Arms (#), n. pl. [OE. armes, F. arme, pl. armes, fr. L. arma, pl., arms, orig. fittings, akin to armus shoulder, and E. arm. See Arm, n.]


Instruments or weapons of offense or defense.

He lays down his arms, but not his wiles. Milton.

Three horses and three goodly suits of arms. Tennyson.


The deeds or exploits of war; military service or science.

"Arms and the man I sing."


3. Law

Anything which a man takes in his hand in anger, to strike or assault another with; an aggressive weapon.

Cowell. Blackstone.

4. Her.

The ensigns armorial of a family, consisting of figures and colors borne in shields, banners, etc., as marks of dignity and distinction, and descending from father to son.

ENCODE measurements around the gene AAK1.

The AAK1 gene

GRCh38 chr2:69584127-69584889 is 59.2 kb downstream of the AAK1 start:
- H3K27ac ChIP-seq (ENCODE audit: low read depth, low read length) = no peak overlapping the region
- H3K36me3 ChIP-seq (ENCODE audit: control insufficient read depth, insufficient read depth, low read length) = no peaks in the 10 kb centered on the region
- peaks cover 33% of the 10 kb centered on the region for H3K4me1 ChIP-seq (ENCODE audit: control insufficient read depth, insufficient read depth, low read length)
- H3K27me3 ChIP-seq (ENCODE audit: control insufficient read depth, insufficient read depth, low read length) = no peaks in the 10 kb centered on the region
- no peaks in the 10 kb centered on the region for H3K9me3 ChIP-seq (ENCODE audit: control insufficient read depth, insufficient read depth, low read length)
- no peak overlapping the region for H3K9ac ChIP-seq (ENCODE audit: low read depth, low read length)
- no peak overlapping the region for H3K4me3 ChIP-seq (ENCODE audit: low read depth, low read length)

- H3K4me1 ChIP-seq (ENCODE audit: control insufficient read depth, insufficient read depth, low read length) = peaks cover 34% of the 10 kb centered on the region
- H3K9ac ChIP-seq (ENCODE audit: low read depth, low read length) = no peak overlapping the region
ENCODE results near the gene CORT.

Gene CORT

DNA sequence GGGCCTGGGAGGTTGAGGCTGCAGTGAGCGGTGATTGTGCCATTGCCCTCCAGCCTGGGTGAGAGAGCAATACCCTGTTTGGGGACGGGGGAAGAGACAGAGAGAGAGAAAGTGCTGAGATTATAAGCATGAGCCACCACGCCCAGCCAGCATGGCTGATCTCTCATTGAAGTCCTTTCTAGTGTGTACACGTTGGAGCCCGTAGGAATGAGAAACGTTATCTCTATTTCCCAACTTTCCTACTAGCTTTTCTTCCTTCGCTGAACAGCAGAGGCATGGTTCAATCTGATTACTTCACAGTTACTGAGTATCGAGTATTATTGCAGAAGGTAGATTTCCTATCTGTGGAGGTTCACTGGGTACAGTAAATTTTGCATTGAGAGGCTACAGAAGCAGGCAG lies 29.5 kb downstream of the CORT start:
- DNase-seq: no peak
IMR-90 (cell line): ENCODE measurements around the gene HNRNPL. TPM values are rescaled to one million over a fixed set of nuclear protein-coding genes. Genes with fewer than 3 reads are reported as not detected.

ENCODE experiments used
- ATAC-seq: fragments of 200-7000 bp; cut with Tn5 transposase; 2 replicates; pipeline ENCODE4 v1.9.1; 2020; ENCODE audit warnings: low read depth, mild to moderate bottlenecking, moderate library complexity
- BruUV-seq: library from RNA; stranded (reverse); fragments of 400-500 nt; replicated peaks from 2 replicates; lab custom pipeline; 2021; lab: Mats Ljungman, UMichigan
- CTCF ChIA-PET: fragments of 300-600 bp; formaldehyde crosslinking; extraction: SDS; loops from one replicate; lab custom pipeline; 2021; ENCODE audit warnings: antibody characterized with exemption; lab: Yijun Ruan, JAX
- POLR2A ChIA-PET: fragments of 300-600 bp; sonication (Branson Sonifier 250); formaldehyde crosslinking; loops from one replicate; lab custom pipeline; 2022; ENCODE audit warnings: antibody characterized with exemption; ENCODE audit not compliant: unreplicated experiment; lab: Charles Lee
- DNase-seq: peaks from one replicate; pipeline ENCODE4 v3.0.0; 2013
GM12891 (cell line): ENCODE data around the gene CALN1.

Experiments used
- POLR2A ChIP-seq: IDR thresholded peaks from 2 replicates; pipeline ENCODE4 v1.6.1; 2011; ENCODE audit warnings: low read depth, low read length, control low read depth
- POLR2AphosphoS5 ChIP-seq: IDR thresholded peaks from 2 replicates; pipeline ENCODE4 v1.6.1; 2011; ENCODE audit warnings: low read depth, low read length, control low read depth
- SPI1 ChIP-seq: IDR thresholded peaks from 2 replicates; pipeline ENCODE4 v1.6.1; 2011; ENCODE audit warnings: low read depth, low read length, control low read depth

5. Falconry

The legs of a hawk from the thigh to the foot.


Bred to arms, educated to the profession of a soldier. -- In arms, armed for war; in a state of hostility. -- Small arms, portable firearms known as muskets, rifles, carbines, pistols, etc. -- A stand of arms, a complete set for one soldier, as a musket, bayonet, cartridge box and belt; frequently, the musket and bayonet alone. -- To arms! a summons to war or battle. -- Under arms, armed and equipped and in readiness for battle, or for a military parade.

Arm's end, Arm's length, Arm's reach. See under Arm.


© Webster 1913.